Thomas Merton, in his later years experienced a conversion – or was it the fulfillment of an earlier one – when he left the Monastery to run some errands in town one day – and suddenly SAW people – all like him, nothing separated them from him, nor him from them.
The calling to be a solitary leaves the person in more than one paradox.
One may feel most at home being alone, one may feel somewhat self-conscious or even ill at ease socially. Or one may very well feel the enjoyment of healthy human company and sharing.
One may feel the need to draw a map of the spiritual terrain one moves in, yet forever being called to go beyond it, to simplify it.
One may hold dear some spiritual concepts only to realise that they can be held only in being processed.
One may recognise that one has much in common with everybody’s underlying aloneness, yet experience that those nearest not only don’t understand the calling but think it just avoidance, in the face of one’s still inevitable idiosyncrasies.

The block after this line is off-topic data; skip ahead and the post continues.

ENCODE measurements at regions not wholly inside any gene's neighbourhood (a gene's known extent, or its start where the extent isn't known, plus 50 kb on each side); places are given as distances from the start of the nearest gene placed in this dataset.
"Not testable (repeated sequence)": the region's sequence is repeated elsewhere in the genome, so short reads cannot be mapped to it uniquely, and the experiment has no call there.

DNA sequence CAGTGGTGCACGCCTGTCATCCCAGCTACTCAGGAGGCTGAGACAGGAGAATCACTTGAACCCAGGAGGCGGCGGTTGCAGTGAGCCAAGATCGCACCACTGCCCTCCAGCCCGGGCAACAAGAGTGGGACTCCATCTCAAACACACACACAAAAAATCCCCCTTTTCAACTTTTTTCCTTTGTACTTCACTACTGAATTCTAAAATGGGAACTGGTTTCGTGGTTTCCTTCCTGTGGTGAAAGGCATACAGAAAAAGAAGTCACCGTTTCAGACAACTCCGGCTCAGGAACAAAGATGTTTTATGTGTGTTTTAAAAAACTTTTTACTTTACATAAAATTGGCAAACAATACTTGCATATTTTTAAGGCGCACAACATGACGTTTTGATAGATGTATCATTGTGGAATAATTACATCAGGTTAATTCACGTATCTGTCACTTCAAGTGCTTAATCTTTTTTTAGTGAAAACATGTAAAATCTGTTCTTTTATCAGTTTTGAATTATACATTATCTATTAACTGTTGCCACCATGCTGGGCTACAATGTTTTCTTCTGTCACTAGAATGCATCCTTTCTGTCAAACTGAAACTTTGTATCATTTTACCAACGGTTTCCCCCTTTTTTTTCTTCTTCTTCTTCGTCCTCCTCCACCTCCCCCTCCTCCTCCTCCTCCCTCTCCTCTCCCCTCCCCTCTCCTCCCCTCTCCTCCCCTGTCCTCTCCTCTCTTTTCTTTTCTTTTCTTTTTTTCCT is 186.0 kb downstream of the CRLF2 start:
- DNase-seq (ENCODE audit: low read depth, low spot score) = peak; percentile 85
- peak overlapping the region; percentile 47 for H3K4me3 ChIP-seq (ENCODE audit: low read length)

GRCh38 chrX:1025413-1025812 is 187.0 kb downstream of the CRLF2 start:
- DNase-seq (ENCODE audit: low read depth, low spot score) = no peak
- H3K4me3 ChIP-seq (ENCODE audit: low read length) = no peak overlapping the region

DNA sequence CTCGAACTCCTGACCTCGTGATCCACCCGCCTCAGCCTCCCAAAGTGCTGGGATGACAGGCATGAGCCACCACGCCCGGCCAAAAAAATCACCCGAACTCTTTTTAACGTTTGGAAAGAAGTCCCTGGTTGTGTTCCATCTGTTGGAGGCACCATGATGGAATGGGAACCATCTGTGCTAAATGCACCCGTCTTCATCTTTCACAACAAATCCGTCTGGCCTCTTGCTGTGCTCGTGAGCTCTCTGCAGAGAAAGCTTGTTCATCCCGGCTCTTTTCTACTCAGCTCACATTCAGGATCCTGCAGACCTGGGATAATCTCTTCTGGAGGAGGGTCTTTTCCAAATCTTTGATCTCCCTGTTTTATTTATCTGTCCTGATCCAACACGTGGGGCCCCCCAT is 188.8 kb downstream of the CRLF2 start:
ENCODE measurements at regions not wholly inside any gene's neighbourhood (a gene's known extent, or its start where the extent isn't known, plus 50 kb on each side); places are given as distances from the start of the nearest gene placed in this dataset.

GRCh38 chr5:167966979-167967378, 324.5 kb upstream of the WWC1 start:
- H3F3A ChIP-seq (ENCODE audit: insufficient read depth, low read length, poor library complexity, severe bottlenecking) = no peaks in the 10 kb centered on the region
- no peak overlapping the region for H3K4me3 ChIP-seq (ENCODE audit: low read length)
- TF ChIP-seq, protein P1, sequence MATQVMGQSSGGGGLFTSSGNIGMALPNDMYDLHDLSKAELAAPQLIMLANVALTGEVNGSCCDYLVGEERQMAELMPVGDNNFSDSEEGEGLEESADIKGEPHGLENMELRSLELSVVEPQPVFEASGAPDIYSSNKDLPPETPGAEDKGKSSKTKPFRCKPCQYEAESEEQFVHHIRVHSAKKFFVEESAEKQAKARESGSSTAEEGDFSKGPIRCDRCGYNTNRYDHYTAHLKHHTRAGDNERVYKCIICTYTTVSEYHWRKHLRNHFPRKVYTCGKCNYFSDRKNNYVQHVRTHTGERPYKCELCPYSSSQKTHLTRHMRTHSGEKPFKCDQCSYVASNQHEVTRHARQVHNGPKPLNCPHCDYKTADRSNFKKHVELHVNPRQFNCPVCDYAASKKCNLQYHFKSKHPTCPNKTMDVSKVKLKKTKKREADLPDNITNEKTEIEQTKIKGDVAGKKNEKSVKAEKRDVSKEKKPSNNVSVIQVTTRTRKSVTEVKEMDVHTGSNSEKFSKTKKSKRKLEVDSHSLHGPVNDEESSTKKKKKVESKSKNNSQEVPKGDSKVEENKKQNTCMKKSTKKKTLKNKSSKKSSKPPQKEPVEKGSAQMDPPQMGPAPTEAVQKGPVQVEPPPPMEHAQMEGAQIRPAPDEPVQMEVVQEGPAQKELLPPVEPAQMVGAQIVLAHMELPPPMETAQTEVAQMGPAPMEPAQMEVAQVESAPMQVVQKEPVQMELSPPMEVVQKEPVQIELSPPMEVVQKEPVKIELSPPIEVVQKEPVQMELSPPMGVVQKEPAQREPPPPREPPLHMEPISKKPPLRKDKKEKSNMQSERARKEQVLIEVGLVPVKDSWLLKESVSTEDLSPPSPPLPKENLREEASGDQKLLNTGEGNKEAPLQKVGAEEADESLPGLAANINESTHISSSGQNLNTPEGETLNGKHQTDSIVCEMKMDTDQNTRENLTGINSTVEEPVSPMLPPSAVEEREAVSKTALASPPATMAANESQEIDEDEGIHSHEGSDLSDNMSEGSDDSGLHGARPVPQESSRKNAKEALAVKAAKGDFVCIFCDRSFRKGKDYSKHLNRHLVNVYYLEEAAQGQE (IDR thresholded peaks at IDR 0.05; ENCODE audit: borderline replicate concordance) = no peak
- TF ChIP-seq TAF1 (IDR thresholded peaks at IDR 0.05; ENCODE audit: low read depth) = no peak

One is, however, under a constant pull to open oneself to the unknowing, and more and more so. And that may well be for one’s intrapsychic balance and sanity: the solitary who thinks she understands herself could be lost. The drive is greater than the sum of the findings.


~ by Barbara S on January 17, 2013.

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